“Lee County Syndrome” was a very common diagnosis at Auburn University Veterinary College when I was stationed there in the mid 1970s. Up at Columbia, Missouri, at the vet school I heard they termed it “High Trough Disease.”
Wherever you locate, there are two things to remember about this syndrome: Limit or restrict nutrition in a temperate country on short grass for extended periods and you’ll have clinical internal parasite (worm) problems. That's what it was.
Of course, an inch per week of moisture will sure grow grass if you get sunshine in a non-frigid country. The lush short grass will also harbor bunches of infective worm larvae. Ostertagia (brown stomach worm) is by far No. 1, but Haemonchus and Cooperia, as well as many other species will show up in high volumes. Haemonchus is a big-numbers bug and is a bloodsucker. It makes big hits on goats that are forced to graze short grass. The Haemonchus female can produce 5,000 eggs daily as compared to a few hundred eggs daily for Ostertagia.
I routinely ate my midday sandwich in the Auburn vet school’s postmortem room back in 1974-1975. Cattle were real cheap and lots of little bovine girls were wintered in the piney woods of east Alabama. The National Research Council’s (NRC) minimum ration standards were far removed from the daily intake for many of the local (Lee County) cattle. Several fatalities made it to the autopsy floor nearly every day starting in mid- to late-January and extending thru mid-April. Some of these producers didn’t feed hay or supplement, but they needed too. You Midwest producers would likely laugh at eastern Alabama quality hay back in those days. Worn out cotton ground was the norm.
Internal parasitism and lack of nutrition are a sum of one plus one equals three. The two can sure take out the bottom 20% of the herd when a few cold fronts are behind the cattle and number four, five or six is on top of them.
By the way, the Jersey and Jersey-cross cows of the South were often capable of losing down to the hide and bone (a body condition score of 2) in the winter and breeding back in early- to mid-May as soon as they started adding flesh. Newer model Jerseys are bigger and have lost much of this ability. This set them to calve in late February to early March; not my recommendation.
When we think of internal parasitism we need to remember several important factors.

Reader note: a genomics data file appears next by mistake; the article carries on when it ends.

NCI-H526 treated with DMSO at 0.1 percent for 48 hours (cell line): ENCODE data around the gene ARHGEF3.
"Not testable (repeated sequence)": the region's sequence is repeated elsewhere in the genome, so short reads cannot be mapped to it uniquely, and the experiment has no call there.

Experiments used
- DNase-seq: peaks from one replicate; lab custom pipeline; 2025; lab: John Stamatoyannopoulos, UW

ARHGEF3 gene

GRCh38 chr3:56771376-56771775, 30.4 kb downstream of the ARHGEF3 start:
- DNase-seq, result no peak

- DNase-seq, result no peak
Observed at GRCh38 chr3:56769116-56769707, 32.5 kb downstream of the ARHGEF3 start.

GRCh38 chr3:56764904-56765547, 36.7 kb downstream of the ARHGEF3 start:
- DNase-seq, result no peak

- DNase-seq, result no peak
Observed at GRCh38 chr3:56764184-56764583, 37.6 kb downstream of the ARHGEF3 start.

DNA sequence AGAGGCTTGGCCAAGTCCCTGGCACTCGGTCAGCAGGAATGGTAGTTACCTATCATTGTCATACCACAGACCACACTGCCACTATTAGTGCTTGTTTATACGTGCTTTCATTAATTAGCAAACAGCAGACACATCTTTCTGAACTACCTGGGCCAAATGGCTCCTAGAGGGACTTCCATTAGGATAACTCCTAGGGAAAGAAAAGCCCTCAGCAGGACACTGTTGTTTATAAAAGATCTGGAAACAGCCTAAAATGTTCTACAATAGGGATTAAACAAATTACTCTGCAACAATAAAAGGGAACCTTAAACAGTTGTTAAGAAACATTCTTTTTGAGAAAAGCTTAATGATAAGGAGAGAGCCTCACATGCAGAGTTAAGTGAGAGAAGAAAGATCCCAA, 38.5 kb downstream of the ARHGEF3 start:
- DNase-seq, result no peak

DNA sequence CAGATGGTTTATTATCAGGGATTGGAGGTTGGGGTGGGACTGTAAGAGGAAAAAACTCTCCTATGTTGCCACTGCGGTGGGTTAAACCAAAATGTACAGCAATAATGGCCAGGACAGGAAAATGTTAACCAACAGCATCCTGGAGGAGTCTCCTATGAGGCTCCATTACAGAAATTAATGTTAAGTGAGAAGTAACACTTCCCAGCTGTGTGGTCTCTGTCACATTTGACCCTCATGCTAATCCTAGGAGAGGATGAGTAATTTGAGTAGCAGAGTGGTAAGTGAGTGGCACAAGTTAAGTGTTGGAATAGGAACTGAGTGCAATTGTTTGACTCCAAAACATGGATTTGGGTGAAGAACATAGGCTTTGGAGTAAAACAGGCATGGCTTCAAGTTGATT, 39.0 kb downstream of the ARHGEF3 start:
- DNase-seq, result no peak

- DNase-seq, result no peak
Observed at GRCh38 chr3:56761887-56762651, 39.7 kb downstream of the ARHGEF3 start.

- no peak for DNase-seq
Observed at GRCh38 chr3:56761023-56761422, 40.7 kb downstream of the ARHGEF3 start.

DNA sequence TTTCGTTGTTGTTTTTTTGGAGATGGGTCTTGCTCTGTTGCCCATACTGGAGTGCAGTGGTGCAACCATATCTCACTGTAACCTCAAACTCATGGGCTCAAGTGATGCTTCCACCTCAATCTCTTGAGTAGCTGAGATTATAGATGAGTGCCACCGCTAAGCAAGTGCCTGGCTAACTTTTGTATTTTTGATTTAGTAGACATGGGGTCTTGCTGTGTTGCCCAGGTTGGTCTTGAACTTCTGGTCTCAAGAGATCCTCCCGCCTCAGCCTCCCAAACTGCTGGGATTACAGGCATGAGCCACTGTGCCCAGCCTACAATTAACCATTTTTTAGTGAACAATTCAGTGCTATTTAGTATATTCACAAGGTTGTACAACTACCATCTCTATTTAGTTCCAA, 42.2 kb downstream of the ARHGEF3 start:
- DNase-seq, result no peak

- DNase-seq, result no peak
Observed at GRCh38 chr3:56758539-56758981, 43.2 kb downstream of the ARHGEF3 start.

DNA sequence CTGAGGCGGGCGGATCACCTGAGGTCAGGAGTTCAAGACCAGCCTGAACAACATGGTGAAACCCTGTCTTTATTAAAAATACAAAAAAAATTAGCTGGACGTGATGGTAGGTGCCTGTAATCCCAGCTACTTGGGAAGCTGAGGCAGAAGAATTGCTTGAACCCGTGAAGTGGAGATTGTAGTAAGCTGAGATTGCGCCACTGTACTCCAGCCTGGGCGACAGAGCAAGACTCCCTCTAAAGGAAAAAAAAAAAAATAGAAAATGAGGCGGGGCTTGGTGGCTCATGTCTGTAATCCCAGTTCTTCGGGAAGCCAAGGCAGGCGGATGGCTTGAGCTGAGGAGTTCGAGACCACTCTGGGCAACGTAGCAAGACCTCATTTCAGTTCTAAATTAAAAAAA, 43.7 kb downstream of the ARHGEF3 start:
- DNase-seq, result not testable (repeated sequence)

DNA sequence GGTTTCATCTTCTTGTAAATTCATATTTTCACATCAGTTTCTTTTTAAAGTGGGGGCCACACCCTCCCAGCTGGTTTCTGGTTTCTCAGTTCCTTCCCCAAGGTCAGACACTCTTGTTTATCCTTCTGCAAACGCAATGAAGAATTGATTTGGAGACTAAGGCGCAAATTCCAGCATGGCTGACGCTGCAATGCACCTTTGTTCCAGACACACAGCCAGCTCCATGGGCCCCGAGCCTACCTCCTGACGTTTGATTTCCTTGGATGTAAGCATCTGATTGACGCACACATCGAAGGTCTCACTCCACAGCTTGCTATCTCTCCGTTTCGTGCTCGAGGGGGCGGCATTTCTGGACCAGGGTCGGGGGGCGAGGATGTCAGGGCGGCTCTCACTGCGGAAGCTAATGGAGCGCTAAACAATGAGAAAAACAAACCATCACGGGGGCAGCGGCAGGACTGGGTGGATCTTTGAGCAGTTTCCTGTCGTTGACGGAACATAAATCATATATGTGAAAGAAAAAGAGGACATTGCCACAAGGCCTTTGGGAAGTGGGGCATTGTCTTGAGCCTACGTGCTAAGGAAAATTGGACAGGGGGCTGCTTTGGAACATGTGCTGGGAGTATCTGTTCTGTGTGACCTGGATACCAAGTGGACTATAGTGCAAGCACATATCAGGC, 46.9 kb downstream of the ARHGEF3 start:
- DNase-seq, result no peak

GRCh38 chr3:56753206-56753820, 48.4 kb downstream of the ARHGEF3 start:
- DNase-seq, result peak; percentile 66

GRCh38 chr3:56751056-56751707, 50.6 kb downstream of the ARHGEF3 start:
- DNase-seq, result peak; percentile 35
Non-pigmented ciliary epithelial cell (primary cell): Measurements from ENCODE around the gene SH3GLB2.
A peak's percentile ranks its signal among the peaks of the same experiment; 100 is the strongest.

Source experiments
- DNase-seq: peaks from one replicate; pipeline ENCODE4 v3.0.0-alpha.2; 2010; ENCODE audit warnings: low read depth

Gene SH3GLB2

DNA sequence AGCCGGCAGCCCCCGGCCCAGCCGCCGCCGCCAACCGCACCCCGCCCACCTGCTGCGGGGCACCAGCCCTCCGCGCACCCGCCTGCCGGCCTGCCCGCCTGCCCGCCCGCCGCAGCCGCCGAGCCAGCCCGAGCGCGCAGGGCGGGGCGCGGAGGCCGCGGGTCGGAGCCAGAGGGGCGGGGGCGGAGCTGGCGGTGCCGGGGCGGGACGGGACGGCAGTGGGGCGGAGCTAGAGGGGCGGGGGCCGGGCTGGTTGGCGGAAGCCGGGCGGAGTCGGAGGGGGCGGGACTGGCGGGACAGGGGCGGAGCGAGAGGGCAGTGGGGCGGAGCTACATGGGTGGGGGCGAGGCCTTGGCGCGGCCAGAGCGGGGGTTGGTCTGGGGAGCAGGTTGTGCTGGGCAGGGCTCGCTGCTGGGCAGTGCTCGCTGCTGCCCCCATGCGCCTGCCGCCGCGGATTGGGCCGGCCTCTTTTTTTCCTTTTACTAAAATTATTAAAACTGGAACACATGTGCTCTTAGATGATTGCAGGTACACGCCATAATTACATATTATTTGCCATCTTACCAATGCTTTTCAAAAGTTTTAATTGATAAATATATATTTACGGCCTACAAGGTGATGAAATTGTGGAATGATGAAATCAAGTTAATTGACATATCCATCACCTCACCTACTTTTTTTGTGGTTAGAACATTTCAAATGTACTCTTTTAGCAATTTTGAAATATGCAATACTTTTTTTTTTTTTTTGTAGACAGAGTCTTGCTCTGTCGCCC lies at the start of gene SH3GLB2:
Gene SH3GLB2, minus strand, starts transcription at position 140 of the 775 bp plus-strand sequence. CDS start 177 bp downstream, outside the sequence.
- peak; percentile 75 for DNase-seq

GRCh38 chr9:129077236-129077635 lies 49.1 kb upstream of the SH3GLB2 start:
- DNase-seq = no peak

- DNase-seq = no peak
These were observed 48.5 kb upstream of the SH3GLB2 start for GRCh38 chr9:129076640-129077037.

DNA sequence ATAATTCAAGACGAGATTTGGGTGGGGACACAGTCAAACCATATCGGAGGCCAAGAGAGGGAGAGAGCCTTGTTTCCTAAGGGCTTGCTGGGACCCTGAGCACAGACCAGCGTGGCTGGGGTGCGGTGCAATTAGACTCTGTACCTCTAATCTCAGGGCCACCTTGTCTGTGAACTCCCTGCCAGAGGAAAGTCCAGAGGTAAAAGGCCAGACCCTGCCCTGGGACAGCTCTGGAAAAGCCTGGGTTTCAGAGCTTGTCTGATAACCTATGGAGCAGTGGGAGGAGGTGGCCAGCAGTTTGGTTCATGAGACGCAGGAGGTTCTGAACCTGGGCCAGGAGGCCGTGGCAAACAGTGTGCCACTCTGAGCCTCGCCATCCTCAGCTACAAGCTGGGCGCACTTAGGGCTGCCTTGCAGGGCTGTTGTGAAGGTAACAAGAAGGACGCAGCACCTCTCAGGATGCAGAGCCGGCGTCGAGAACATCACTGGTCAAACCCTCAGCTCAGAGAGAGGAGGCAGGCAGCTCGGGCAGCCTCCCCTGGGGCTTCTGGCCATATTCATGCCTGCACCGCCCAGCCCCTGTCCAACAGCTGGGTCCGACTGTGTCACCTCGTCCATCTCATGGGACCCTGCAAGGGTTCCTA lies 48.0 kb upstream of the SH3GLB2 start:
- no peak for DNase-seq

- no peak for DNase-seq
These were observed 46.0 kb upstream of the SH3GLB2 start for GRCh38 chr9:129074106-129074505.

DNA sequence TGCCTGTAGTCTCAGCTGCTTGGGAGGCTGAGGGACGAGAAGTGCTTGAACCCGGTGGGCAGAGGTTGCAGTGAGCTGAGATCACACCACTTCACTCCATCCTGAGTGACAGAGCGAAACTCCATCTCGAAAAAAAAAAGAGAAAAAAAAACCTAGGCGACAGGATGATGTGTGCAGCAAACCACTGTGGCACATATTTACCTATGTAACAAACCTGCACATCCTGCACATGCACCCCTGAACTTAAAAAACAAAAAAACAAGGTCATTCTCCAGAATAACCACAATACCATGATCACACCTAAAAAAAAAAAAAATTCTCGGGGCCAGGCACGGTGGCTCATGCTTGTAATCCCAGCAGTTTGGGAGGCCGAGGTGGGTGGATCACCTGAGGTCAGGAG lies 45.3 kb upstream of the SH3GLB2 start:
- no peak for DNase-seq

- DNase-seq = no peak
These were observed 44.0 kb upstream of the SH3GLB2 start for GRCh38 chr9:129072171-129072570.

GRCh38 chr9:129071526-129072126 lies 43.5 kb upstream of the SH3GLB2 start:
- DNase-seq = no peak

- Year-around planning of the graze.
- Fall and winter body condition scores.
- ID and culling of the right (maybe the wrong) cattle. Don’t forget the 80:20 rule (20% of the cattle have 80% of the problems and need to become Big Macs).
- Keep pastures clean the majority of the decade. Multiple annual grazings (three or more) is generally a minus. It takes three things to clean a pasture: (1) 70 days with good sunshine (2) lots of plant diversity and healthy soil (3) tall, recovered plants.
- Study and learn and observe the natural model truths.
Remember that cattle on a high plane of nutrition are seldom infected clinically with worms. It takes about 200 to 300 worms to stimulate and keep the immune system up to snuff. Also remember that most pastures require some abuse and “muddied up” every few years. Short-term stress with some limitations is good for all systems. At least 15% of all natural systems are destructive in nature. The devil has a purpose in the Lord’s plan.
Consider these following five facts about worms and don’t forget:
- Short grass (below 8-10”) and short rotations and set stocking are parasite friendly and parasite productive.
- Tall diverse pastures loaded with forbs and brush and completely recovered are parasite unproductive. Note, I did not say worm free.
- Cattle should be highly worm resistant by 18 months of age.
- Hiding the problem by throwing dollars out the window on chemical control does not work and leads to system breakdown.
- Pastures will clean up in 10 weeks under most situations. This is due mostly to sunlight intensity and forage growth and diversity. Fast rotation and fast turnaround on a regular basis are an attempt at suicide and may likely be worse than set stocking from a parasite standpoint.
A pair of ear notchers might argumently be a beef producers best friend. Anytime we chemically worm a cow or long yearling we would be well served to notch the ear tag or ear of the animal and follow through with a favor to the ranch. That favor is to cull the lady in the near future.
I don’t make a habit of giving out warranties that I may later be forced to back up. But I will guarantee that the Designer did not create parasites to decrease your profitability or drive you out of business. Parasites are part of His design to keep us from killing His range.
We routinely hard graze and muddy up a bunch of our pastures in late winter and early spring in order to open the forage canopy for summer growth of higher-energy tall, medium and short warm-season grasses, legumes and forbs. Following that work out we routinely move the cattle to pastures that are full of plant diversity and growing fast. We also add up to eight ounces of apple cider vinegar per 1,000 pounds of body weight per day to the drinking water or the supplement for five to seven days. This tends to clean up parasitism.
Think about it and respond to His model. I promise you’ll have milder winters with earlier and later grasses.